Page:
Symphyotrichum laeve var. laeve
Leaves lanceolate to ovate, conspicuously auriculate-clasping, less than 5 times as long as wide. Phyllaries strongly unequal, apical green zones diamond-shaped. 2n = 48.
Phenology: Flowering (Jul–)Aug–Oct.
Habitat: Open, dry habitats, mixed- and tallgrass prairies, open, dry oak and other deciduous forests, glades and alvars, roadsides
Elevation: 0–1000+ m
Man., N.B., Ont., Que., Ala., Ark., Conn., Del., D.C., Ga., Ill., Ind., Iowa, Kans., Ky., Maine, Md., Mass., Mich., Minn., Mo., Nebr., N.H., N.J., N.Y., N.C., N.Dak., Ohio, Pa., R.I., S.Dak., Tenn., Vt., Va., W.Va., Wis., in Mexico, West Indies, Central America, South America, Europe
Variety laeve is found in the tallgrass prairies area and midwestern deciduous forest, mainly west of the Appalachian Mountains, but reaching the Atlantic from New Jersey to New England. It was introduced in Quebec and New Brunswick; it is also widely introduced outside North America. It is sold in the horticultural trade. Aster laevis forma beckwithiae House is a white-rayed phenotype that is not recognized here.
Hybrids of this variety have been reported with Symphyotrichum ciliolatum, S. cordifolium, S. drummondii, S. lanceolatum, S. lateriflorum, S. oolentangiense, and S. urophyllum. The hybrid with S. praealtum was described as Aster novi-belgii Linnaeus var. litoreus A. Gray [S. novi-belgii var. litoreum (A. Gray) G. L. Nesom; J. Labrecque and L. Brouillet 1996]. Symphyotrichum ×versicolor (Willdenow) G. L. Nesom (Aster versicolor Willdenow) is the hybrid between S. laeve var. laeve and S. novi-belgii var. novi-belgii. It is of garden origin and has escaped locally in Europe but has not been reported in North America.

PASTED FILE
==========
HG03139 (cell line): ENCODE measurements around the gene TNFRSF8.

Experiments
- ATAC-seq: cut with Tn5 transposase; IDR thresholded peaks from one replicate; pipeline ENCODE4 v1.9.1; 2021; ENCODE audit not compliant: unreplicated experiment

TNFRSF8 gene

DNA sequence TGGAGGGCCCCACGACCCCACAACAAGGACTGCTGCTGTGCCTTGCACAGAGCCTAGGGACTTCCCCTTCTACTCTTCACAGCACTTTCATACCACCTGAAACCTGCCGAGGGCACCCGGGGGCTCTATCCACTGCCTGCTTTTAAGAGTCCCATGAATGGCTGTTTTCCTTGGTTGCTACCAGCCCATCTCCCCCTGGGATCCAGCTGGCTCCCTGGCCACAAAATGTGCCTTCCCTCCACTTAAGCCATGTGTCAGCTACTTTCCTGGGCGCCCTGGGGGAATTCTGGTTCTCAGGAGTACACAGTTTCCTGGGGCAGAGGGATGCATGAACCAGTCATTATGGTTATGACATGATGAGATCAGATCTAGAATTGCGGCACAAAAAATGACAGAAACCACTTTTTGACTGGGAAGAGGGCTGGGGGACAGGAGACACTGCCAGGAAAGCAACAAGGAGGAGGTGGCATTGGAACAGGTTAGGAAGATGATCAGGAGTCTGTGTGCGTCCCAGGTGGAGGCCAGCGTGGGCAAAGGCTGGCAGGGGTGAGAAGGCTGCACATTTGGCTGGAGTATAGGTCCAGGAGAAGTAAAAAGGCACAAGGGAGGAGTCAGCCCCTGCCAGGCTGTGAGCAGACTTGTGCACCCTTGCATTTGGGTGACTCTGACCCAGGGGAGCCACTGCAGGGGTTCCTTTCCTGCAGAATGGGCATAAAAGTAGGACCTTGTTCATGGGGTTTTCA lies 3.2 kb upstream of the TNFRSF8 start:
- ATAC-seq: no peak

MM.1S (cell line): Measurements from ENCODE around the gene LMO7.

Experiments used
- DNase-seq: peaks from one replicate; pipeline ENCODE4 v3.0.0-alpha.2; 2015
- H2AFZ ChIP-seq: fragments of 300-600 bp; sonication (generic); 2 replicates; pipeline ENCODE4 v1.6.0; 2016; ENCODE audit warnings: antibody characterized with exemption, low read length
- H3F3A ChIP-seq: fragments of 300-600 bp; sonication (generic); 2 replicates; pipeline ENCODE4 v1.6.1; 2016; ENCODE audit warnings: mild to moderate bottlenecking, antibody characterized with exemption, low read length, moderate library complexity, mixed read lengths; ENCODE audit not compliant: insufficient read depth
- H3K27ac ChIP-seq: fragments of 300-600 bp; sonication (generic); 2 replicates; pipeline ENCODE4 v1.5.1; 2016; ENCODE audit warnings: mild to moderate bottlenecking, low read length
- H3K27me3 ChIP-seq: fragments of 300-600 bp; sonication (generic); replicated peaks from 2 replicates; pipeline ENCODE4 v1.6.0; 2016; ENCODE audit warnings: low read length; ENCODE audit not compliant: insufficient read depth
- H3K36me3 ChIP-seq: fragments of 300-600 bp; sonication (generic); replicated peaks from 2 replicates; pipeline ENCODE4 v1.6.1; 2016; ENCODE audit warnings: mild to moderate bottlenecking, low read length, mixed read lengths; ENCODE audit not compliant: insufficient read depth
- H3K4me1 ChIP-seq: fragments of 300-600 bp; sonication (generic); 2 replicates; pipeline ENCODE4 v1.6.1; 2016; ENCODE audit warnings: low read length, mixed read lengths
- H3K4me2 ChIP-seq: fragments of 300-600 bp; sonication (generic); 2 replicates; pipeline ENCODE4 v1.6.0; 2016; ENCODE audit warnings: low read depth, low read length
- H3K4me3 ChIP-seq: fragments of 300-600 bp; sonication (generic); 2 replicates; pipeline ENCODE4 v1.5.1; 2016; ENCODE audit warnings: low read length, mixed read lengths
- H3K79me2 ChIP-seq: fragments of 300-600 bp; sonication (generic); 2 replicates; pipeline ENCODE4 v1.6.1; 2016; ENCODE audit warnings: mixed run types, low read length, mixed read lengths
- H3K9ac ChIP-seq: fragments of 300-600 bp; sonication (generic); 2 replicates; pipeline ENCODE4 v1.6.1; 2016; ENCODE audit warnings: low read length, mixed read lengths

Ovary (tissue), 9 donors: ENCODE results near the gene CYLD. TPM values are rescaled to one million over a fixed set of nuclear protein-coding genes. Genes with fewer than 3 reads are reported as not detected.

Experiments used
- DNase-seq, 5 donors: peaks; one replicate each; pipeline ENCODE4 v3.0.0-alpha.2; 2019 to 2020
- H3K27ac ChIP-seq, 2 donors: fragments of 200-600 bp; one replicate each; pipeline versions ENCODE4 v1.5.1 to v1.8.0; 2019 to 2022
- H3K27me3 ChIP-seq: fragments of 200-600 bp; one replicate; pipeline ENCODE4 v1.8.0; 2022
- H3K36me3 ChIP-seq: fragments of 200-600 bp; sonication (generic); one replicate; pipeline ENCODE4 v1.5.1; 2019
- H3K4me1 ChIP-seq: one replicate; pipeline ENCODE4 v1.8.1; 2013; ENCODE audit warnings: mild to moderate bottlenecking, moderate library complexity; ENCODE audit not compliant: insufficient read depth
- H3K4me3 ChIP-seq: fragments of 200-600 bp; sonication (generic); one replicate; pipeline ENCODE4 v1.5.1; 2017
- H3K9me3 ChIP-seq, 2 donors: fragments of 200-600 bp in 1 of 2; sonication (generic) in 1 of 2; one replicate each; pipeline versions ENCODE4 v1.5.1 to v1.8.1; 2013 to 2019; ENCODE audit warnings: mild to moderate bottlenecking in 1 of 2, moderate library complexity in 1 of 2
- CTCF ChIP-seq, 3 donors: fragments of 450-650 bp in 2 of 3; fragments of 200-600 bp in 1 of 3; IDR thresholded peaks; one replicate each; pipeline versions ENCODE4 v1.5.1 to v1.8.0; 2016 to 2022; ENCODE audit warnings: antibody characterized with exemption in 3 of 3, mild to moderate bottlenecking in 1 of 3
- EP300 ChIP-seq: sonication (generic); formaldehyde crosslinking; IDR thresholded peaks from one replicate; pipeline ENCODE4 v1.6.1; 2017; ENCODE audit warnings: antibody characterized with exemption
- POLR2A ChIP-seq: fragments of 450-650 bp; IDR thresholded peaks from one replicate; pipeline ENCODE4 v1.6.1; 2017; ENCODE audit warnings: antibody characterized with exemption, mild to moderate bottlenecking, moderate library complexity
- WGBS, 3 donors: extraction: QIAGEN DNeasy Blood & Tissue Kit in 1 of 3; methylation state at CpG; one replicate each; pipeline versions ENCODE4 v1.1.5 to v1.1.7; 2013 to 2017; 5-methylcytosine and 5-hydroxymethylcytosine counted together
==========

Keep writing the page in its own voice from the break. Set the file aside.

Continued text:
Symphyotrichum ×gravesii (E. S. Burgess) G. L. Nesom (Aster gravesii E. S. Burgess), originally reported from Connecticut, may be the hybrid between S. laeve var. laeve and S. dumosum, though annotations suggest that the second parent might be S. cordifolium. Symphyotrichum ×woldenii (Rydberg) G. L. Nesom (Aster woldenii Rydberg), initially reported from Iowa, is possibly the hybrid between S. laeve var. laeve and S. praealtum, or S. oolentangiense and S. praealtum. The question of exact parentage is unresolved.
Distinction between var. laeve and var. geyeri is based on phyllary morphology. The two varieties appear to intergrade in the northeastern prairies but are mostly well defined at the extremes of the range, though plants in the western United States sometimes appear similar to var. laeve. These varieties are much more similar to each other than either is to var. concinnum or var. purpuratum and should be grouped in subsp. laeve. Alternately, var. geyeri could be considered a synonym of var. laeve.
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